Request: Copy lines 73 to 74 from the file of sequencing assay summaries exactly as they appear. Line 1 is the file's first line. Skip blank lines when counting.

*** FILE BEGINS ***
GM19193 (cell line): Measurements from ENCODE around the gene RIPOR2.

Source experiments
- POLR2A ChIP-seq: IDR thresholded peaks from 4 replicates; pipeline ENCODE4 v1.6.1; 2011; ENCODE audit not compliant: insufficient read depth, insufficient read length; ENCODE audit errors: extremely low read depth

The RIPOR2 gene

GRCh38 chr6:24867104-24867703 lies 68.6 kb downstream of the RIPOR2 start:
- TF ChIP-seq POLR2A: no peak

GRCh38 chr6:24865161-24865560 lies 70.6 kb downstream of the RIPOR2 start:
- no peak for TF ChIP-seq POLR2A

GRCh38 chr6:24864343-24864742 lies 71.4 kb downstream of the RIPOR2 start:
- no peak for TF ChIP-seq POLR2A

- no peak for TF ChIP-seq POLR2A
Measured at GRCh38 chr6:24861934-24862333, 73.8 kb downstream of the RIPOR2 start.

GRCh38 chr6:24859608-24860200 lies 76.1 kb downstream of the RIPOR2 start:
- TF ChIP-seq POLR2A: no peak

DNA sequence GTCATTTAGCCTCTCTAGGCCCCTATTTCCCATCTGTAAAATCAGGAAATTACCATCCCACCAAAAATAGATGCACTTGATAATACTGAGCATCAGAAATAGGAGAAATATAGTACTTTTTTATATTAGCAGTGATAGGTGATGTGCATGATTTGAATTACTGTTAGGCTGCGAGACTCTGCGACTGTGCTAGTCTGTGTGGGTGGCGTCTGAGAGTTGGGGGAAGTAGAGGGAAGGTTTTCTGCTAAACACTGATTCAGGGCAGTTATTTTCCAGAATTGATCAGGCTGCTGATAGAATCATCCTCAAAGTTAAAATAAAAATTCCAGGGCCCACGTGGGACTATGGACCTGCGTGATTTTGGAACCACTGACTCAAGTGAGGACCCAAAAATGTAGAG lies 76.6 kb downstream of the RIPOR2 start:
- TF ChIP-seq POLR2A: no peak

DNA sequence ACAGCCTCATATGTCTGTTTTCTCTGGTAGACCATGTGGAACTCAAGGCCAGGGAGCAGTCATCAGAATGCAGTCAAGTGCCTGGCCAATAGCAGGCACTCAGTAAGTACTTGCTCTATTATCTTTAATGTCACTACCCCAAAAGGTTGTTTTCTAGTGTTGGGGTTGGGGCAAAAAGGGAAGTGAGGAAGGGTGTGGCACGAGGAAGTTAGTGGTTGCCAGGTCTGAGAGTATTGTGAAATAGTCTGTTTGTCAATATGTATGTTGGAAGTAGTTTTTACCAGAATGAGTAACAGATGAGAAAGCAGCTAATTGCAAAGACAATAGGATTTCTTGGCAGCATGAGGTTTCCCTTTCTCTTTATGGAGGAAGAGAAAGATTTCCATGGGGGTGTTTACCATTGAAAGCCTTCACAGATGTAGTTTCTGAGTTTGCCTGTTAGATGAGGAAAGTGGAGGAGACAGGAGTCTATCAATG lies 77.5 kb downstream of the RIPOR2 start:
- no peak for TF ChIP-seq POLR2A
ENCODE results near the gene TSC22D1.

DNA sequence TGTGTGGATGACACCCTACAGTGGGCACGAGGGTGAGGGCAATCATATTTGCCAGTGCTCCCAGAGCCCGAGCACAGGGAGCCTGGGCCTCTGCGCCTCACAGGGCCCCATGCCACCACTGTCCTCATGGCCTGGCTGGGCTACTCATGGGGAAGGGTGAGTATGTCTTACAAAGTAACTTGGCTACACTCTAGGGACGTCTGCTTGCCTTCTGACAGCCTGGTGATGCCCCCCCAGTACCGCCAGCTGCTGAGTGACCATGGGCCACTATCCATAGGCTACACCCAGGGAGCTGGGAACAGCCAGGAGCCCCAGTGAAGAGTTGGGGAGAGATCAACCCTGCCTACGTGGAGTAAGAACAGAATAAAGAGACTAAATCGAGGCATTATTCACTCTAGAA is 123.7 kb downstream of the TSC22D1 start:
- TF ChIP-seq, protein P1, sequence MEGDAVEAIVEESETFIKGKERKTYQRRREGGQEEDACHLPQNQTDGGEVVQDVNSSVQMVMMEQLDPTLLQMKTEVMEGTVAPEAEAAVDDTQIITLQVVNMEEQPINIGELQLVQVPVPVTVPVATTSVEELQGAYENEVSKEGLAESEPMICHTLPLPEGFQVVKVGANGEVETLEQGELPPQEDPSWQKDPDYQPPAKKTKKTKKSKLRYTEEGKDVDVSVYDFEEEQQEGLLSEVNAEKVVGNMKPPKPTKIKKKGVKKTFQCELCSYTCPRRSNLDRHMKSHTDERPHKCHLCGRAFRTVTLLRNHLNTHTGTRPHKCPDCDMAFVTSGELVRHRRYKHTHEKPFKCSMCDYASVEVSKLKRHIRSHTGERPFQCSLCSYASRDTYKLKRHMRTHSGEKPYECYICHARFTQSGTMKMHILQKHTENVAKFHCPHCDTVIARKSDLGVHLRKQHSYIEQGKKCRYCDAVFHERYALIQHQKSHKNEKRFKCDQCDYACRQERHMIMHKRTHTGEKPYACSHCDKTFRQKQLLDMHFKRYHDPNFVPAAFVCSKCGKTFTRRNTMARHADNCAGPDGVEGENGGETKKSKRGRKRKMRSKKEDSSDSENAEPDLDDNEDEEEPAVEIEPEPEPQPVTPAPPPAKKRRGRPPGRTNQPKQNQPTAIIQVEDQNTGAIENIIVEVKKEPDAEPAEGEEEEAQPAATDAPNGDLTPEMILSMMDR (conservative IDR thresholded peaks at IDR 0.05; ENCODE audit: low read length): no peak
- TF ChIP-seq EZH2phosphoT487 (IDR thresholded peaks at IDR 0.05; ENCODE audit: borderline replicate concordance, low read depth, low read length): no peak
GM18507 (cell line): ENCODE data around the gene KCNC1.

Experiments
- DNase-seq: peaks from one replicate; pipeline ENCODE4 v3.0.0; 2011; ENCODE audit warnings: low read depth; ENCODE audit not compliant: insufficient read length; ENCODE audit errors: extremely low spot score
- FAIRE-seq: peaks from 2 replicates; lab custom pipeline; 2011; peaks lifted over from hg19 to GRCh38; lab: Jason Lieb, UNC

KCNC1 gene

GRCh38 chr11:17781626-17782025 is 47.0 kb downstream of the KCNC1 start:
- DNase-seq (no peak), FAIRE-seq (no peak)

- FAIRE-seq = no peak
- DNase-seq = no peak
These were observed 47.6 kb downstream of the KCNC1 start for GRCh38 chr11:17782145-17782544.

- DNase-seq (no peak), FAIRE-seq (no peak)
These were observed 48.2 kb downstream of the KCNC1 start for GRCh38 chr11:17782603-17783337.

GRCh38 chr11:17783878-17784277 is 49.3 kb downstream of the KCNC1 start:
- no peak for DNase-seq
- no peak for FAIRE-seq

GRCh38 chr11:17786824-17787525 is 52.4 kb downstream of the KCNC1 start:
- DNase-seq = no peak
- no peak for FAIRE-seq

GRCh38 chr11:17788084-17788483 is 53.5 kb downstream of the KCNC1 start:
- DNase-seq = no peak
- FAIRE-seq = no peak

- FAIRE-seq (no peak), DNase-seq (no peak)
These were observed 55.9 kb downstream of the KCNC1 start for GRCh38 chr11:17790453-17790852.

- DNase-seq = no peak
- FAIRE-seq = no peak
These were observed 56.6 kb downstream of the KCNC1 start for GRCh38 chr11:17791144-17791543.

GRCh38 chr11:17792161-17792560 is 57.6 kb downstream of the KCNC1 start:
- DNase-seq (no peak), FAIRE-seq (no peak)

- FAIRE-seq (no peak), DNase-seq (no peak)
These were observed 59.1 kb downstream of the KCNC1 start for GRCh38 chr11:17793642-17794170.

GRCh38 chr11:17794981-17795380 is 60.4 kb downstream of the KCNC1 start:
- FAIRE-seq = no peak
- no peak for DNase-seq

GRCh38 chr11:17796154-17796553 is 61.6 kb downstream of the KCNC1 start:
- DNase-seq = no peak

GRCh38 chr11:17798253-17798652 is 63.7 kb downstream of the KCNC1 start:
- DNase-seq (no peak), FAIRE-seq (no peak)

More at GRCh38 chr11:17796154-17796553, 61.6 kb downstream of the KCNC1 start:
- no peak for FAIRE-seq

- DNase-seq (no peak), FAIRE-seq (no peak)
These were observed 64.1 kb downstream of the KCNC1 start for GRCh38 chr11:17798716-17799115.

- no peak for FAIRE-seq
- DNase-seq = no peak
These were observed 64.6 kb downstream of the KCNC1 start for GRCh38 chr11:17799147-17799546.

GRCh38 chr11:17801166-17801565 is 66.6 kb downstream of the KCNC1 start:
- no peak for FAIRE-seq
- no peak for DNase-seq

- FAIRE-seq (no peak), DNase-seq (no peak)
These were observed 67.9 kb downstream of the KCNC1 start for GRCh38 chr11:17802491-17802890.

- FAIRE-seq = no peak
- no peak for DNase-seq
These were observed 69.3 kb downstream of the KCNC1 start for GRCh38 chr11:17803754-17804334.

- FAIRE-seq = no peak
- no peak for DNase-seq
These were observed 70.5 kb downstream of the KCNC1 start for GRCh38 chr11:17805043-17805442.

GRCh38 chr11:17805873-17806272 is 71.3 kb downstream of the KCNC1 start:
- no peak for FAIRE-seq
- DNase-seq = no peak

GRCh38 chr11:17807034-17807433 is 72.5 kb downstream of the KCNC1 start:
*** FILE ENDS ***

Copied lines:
- no peak for DNase-seq
These were observed 69.3 kb downstream of the KCNC1 start for GRCh38 chr11:17803754-17804334.